Similar praise was given three years ago when South Carolina enacted its bicycle safety law, which offers legal recourse for cyclists who are harassed, "buzzed" by motorists or verbally abused.
Yet cyclists in the Beech Island area still report issues.
An Aiken County Sheriff's Office report shows that on April 13 a cyclist in a group of 20 other riders called authorities after a pickup truck came close to the rear of the line. Words were exchanged between the cyclist and the driver, but no arrest was made.
For Martin "Gator" Cochran, the cyclist who filed the report, it was a reminder that laws alone aren't enough for protection.
So what can be done at the outset with this new Georgia law to minimize issues three years down the road?
Cyclists and activists point to education.
Attorney Peter Wilborn, a safe cycling advocate, uses stop signs as an example. Enforcement is an important aspect of a law, but people don't brake at stop signs because there is an officer at every intersection.
They know from experience and education that coming to a complete stop is the safest way to drive, said Wilborn. He adds that there will always be lawbreakers, regardless of enforcement or education.
A key element to the new Georgia law is that it requires motorists to give cyclists 3 feet of space when passing. The South Carolina law gives the broader "safe passing distance."
The legal merits and drawbacks of a specific distance have been debated, but Wilborn prefers to see the positive aspects in just having some protection for cyclists.
Overall, Wilborn said the Georgia law is actually better than South Carolina's.
"Somebody spent a great deal of time doing it well," he said.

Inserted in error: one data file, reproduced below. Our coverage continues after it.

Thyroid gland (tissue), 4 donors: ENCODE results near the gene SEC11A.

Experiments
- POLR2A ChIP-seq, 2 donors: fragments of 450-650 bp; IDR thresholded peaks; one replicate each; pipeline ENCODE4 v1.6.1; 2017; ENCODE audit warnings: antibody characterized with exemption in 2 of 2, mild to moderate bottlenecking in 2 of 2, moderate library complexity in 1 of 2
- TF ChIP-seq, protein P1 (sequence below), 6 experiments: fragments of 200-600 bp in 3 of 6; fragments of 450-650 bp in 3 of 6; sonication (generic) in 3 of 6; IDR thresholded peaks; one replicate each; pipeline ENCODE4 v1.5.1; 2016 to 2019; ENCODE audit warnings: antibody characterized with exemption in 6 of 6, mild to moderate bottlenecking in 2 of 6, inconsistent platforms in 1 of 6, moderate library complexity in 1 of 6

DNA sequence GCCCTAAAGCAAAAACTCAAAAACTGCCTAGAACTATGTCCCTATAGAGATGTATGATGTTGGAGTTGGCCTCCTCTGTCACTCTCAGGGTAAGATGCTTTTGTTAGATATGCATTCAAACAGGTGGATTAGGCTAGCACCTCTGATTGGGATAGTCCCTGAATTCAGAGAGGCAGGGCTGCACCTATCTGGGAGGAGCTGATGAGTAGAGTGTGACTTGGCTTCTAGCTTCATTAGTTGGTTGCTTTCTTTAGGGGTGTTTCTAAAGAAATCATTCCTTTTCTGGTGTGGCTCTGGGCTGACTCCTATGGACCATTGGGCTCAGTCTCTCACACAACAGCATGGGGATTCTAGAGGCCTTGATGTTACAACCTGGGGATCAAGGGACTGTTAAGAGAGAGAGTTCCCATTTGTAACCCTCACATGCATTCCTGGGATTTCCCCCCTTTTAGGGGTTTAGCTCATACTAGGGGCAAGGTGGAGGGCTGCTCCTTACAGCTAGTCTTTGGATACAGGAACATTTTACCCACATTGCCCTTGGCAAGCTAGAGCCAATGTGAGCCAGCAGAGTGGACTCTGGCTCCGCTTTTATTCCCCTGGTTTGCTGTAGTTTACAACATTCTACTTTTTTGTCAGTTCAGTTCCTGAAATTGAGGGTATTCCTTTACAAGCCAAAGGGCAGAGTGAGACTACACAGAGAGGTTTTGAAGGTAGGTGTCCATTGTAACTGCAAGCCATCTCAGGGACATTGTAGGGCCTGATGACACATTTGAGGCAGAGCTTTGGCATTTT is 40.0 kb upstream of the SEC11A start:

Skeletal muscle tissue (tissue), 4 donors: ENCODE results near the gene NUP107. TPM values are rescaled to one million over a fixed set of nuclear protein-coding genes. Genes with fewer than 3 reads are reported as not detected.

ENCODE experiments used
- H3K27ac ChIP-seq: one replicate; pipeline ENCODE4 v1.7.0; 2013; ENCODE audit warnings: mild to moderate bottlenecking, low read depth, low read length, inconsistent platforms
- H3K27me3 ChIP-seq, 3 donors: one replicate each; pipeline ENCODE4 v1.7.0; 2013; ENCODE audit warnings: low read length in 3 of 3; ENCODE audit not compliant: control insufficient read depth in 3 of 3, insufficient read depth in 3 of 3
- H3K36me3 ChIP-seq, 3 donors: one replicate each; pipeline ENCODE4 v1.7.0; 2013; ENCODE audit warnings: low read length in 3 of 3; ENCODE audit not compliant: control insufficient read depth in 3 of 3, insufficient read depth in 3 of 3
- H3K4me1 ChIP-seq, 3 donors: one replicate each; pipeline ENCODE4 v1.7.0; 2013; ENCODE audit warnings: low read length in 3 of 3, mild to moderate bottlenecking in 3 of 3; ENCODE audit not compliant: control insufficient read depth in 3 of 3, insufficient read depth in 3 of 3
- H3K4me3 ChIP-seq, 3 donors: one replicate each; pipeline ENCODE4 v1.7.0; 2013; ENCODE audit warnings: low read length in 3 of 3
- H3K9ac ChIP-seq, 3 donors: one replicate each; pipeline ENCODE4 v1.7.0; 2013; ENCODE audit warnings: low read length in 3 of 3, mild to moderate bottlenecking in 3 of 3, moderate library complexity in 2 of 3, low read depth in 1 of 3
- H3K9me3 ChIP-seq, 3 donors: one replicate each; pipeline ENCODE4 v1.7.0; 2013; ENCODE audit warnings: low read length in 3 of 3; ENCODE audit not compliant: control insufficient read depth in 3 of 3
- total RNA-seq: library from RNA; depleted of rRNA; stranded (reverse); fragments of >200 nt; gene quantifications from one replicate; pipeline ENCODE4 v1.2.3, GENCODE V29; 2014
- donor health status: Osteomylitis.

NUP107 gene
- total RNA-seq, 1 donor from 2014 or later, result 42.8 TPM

Cochran estimates he's ridden close to 80,000 miles as a long distance cyclist and he's seen the different ways that states support or ignore cyclists.
He noticed last weekend, for instance, during a 24-hour ride through North Carolina that there were signs that declared the road "bike route 4."
That gives motorists notice that cyclists are using the road and reinforces their legal right to be there, Cochran said.
"The law in South Carolina is definitely a positive thing," Cochran said. "But we need a large education campaign."
Cochran gives the public service announcements about drinking and driving as an example. The campaign should focus as much on cyclists learning safe road habits as motorists learning to keep their distance, he said.
Cochran points to a recent editorial in the North Augusta Star as an example of the misconceptions that need clarifying.
The column by Mary Cashon Jones relates how she had to stop for a cyclist on the Greeneway crossing Pisgah Road.
The cyclist was "crossing the road slowly, not looking out for cars," the piece states.
Jones sees that incident as proof that cyclists should be licensed and regulated and pay the same taxes as motorists.
"If I have to pay this amount to drive my car on the roads, then why should I have to dodge or stop for bicycles who pay nothing for these roads?" Jones writes.
On Friday, Jones said her column received a lot of support from the community.
Cochran offers the rebuttal that cyclists have a legal right to use the road, regardless of whether they pay taxes.
But the reality is that most recreational cyclists have paid to register their cars and pay property taxes too, Cochran said.
"We just need to work through our differences and find common ground," Cochran said.